Profiles In Prevention -- Kim LaBo
Clean Water Action and Clean Water Fund are recognizing the people and organizations who have made choices that have prevented pollution from entering our environment. Some actions are big, some are small, but all of them matter.
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Kim LaBo is a 14-year resident of the city of St. Paul
She and her husband Matt have lived in their 107- year-old home in St. Paul’s Como Park neighborhood for the past 13 years.
Pollution Prevention Accomplishment:
Kim converted large areas of her property from a conventional grass-lawn to a front yard consisting entirely of native plants and added additional native plant gardens throughout the property.
What did it take to accomplish?
Kim had to teach herself about native plants, specifically which plants were best suited for the soil and light conditions on her property. How the plants contribute to the overall aesthetic and design of the yard were additional considerations. Factors such as plant height and how easily they spread are also important qualities to understand when adding native plants.
What barriers needed to be overcome?
“I was a renter all of my adult life prior to moving back to Minnesota from Chicago. Learning how to care for a yard was new for me and I had never landscaped before. “
What lessons were learned?
• Understanding your site conditions (soil type, lighting) and the right plants for these conditions is an important step that shouldn’t be skipped
• Native plant landscaping is not totally maintenance-free. Some plants will need to be thinned and weeds need to be removed periodically.
• Many native plants can be transplanted and you can also save a lot of money by collecting native plant seeds in the fall and planting the seeds, which generally propagate very well.
How has this action changed you?
Kim sees the work she has undertaken as an act of healing - healing the health of the land and creating sanctuary for the creatures who have been displaced by human development.
“Since the addition of native plants, the biodiversity of our yard has increased dramatically because native plants generally support a much larger variety of insect life than non-native plants. Prior to incorporating native plants into our landscape, we did not see any butterflies and there was a very limited variety of birds and insects. We now have multiple species of native bees, a variety of dragon flies, humming bird moths, monarch butterflies and many other interesting pollinators and insects. This has attracted goldfinches, cedar waxwings, and other birds to our yard. We even have a greater variety of fungus – giant puffball mushrooms, which grow to the size of a basketball, have been making a consistent appearance. I now regularly walk through our yard to look at which plants are growing and which creatures are interacting with the plants. I’ve found watching a stand of bee balm humming with bees is very relaxing and brings me joy.”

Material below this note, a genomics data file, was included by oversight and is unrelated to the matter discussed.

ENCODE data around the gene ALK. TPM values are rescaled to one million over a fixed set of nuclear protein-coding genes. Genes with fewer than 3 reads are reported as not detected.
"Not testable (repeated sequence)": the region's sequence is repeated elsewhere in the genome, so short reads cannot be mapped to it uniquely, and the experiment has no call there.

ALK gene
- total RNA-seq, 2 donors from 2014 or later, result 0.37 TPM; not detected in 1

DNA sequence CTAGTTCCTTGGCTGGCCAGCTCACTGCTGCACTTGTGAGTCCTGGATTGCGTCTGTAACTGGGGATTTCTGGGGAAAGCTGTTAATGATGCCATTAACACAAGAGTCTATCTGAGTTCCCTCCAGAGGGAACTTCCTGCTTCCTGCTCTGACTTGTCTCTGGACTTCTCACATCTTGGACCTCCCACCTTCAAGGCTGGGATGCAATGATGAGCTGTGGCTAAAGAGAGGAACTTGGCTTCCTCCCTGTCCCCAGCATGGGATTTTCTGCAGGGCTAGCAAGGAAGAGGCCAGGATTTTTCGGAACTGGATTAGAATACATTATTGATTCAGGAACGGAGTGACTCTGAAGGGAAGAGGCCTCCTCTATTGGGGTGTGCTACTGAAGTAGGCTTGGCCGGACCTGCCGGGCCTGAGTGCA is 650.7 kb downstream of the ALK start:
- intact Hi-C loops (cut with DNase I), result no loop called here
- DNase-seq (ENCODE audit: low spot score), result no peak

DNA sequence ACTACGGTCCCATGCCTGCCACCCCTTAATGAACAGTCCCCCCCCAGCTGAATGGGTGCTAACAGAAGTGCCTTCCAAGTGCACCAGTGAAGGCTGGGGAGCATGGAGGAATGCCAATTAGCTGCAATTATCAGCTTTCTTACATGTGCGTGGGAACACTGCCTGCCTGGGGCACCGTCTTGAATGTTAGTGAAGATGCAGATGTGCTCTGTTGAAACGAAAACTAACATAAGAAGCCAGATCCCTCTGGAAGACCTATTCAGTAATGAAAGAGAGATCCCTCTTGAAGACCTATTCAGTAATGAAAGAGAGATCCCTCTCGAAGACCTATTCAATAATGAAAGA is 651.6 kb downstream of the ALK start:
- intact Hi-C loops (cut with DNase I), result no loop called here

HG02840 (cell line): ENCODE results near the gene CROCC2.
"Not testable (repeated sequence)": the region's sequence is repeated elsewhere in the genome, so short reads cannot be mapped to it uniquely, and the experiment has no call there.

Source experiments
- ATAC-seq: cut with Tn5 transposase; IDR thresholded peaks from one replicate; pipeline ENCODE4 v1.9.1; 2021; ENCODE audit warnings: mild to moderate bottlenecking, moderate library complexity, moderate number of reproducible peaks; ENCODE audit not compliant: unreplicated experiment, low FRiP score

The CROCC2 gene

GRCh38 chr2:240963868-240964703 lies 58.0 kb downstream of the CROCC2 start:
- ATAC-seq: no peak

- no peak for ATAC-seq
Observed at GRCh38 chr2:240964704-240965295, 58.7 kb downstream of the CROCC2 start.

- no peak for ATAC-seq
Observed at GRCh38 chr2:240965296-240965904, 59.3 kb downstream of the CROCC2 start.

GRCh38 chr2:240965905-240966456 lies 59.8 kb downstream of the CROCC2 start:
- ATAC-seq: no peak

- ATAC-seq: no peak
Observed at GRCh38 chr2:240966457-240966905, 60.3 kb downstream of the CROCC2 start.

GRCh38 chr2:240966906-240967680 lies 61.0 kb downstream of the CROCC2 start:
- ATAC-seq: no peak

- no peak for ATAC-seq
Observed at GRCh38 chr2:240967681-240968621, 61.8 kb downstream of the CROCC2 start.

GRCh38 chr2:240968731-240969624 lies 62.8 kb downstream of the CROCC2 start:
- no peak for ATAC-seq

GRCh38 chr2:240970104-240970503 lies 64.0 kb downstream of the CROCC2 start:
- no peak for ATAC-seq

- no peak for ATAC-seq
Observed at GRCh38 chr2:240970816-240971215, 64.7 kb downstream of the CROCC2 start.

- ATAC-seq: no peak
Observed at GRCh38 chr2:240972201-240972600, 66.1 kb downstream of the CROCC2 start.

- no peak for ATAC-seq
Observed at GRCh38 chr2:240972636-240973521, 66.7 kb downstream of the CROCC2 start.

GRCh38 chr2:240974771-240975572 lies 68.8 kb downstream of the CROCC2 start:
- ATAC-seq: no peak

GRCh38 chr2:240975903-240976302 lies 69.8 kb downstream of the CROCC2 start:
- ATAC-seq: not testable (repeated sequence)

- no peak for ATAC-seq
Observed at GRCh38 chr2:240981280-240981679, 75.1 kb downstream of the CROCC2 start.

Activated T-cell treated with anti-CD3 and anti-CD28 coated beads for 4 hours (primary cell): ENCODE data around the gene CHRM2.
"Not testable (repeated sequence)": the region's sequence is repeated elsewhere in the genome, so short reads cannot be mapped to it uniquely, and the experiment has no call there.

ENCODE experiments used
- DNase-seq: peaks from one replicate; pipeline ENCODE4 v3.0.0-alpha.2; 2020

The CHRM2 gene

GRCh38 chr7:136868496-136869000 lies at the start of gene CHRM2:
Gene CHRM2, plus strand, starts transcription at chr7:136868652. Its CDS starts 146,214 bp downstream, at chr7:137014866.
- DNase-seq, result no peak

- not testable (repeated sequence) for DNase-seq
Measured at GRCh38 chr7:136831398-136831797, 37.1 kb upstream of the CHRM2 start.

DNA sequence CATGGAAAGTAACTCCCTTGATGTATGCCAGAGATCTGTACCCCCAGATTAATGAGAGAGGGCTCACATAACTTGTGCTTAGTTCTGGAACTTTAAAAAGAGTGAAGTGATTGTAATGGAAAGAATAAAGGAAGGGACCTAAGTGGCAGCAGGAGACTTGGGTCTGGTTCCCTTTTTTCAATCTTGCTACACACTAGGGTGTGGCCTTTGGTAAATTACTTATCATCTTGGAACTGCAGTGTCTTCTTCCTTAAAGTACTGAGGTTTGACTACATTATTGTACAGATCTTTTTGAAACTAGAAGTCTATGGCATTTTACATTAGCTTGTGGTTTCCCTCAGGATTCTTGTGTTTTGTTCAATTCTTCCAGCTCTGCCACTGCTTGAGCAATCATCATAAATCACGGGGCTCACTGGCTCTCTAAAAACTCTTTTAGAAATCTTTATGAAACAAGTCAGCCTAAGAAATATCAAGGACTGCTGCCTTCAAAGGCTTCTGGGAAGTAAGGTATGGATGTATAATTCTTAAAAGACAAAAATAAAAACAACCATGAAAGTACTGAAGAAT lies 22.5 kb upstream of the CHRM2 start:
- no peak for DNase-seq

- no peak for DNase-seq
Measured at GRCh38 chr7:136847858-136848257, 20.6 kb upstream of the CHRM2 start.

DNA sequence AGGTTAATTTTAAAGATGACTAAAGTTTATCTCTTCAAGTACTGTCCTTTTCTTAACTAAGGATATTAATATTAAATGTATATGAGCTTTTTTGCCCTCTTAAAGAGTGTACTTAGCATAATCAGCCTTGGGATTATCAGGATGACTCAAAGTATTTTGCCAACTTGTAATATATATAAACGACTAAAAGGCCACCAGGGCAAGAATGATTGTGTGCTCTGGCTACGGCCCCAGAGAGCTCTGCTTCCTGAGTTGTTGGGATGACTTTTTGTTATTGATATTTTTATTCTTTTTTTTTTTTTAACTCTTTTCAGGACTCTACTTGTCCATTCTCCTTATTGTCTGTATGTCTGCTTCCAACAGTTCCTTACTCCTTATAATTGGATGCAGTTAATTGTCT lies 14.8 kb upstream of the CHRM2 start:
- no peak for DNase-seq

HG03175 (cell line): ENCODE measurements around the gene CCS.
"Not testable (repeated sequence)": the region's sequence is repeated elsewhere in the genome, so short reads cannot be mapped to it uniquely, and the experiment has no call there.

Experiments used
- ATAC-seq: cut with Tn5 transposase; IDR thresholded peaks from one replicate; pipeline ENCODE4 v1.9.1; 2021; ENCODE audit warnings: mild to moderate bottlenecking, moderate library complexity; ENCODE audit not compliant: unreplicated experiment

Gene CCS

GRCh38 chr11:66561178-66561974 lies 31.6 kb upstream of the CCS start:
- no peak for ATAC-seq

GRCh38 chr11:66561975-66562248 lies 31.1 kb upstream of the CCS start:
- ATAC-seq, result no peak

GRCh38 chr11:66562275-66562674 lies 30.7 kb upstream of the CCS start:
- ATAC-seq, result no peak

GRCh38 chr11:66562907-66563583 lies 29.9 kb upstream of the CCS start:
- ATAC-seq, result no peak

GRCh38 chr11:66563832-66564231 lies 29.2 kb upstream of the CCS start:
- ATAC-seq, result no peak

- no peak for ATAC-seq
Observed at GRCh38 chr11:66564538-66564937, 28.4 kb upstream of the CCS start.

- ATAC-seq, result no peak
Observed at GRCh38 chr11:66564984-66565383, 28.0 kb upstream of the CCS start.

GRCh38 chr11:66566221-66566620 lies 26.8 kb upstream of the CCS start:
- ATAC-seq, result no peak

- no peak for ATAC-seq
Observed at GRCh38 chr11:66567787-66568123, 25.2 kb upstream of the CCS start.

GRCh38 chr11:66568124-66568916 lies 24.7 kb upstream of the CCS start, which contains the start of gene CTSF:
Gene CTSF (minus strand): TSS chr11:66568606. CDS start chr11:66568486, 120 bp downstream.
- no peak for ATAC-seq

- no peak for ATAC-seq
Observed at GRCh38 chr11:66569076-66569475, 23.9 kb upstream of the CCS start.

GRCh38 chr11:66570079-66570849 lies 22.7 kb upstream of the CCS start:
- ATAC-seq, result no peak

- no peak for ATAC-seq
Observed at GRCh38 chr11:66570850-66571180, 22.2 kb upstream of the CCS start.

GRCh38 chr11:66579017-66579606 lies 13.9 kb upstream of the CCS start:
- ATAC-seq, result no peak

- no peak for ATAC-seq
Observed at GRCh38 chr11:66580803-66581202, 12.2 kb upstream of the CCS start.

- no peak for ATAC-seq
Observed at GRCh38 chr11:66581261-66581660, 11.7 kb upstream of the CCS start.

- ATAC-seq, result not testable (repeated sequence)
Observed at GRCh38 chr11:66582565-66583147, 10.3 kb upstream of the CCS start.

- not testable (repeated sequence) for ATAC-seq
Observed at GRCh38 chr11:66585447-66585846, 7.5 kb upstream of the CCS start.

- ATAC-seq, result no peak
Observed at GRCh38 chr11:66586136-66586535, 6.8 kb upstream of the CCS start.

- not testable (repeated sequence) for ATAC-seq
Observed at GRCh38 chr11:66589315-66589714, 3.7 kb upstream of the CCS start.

How much pollution has prevented?
More water is retained on the property because the deep roots of native plants hold more water than the shallow roots of grass commonly used on conventional grass lawns. The soil in the yard is also holding more water because its health has been improved by regularly applied compost. This reduced runoff is significant because of the amount of water that stays in the yard. Even more significantly, the runoff that does occur is cleaner and doesn’t contain any fertilizer or chemicals that a traditional grass yard would contribute.
“I’ve started growing rye grass and field peas to improve the soil health of our vegetable garden. Both plants can be used as cover crops to improve soil quality, combat compaction, eliminate erosion and maximize soil nutrients.”
Clean Water Action, in cooperation with Clean Water Fund, have reviewed publically available information presented by the companies and individuals highlighted in the Profiles in Prevention. We have provided this information to the companies and individuals for review. Being highlighted in Profiles in Prevention does not indicate any endorsement of the company or any of its products. Clean Water Action is not responsible for any misinformation that may be presented in the original source documents. For any questions, please email minneapolis(at)cleanwater(.)org.